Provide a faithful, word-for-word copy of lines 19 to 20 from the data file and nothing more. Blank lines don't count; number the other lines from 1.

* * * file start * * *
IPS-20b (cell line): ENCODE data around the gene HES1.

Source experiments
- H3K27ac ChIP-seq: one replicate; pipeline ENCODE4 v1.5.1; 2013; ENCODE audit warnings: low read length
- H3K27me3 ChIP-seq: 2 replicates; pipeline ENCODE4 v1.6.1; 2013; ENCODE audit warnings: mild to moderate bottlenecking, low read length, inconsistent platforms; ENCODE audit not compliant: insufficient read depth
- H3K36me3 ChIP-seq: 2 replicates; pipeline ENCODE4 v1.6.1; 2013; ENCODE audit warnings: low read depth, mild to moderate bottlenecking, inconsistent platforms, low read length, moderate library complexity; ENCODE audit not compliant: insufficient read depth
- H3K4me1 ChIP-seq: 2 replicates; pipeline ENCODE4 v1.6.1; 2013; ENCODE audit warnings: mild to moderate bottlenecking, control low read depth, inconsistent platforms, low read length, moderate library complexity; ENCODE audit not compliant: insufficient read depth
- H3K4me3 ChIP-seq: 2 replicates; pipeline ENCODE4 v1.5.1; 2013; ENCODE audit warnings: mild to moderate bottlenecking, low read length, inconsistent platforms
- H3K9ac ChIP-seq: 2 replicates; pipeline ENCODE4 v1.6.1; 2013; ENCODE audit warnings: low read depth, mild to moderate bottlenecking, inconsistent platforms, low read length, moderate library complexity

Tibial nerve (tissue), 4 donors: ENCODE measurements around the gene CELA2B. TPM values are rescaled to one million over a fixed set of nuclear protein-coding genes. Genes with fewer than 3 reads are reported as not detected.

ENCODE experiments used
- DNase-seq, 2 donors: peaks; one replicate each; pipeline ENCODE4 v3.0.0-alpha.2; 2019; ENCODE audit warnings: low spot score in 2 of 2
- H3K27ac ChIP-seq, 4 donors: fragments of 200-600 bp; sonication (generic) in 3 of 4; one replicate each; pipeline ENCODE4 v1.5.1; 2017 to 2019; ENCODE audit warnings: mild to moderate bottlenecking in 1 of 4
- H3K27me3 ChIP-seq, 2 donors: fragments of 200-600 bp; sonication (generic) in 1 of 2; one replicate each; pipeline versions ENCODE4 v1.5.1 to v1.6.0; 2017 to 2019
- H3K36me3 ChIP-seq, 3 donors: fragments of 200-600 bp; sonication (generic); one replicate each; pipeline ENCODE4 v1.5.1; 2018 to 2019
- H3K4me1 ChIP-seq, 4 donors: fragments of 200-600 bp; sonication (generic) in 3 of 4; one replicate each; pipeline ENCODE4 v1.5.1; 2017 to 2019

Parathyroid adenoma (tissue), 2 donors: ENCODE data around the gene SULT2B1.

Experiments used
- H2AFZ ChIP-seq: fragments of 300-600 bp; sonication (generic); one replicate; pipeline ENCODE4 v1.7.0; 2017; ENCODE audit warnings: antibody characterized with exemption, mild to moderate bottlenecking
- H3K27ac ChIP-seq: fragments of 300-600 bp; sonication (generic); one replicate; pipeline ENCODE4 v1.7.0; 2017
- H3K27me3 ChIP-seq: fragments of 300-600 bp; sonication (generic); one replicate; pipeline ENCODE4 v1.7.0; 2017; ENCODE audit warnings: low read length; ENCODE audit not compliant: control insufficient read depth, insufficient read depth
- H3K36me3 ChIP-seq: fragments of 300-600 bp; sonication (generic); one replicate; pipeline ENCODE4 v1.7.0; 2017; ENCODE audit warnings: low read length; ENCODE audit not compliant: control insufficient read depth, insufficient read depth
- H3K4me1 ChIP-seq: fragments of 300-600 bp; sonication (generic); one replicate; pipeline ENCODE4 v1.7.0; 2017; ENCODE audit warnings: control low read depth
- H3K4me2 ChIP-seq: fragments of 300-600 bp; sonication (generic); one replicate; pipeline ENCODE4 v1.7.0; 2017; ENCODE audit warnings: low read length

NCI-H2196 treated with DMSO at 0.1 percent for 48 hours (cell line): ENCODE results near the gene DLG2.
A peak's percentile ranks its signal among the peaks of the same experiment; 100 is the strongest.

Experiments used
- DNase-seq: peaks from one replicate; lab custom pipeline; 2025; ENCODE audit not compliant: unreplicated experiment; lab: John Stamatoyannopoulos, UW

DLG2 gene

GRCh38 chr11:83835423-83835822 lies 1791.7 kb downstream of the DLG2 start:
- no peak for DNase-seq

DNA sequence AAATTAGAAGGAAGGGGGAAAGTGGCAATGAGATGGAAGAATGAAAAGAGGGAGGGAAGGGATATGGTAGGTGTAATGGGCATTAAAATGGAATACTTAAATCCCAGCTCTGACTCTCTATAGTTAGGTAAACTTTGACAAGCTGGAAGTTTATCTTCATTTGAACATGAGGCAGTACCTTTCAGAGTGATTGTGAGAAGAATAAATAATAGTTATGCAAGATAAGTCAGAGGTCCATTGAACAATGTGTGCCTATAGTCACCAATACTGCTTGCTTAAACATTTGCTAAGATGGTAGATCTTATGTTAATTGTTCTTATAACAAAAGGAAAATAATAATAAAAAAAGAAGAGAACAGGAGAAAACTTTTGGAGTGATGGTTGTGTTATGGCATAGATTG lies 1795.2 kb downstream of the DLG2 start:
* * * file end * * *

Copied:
- H3K27ac ChIP-seq: fragments of 300-600 bp; sonication (generic); one replicate; pipeline ENCODE4 v1.7.0; 2017
- H3K27me3 ChIP-seq: fragments of 300-600 bp; sonication (generic); one replicate; pipeline ENCODE4 v1.7.0; 2017; ENCODE audit warnings: low read length; ENCODE audit not compliant: control insufficient read depth, insufficient read depth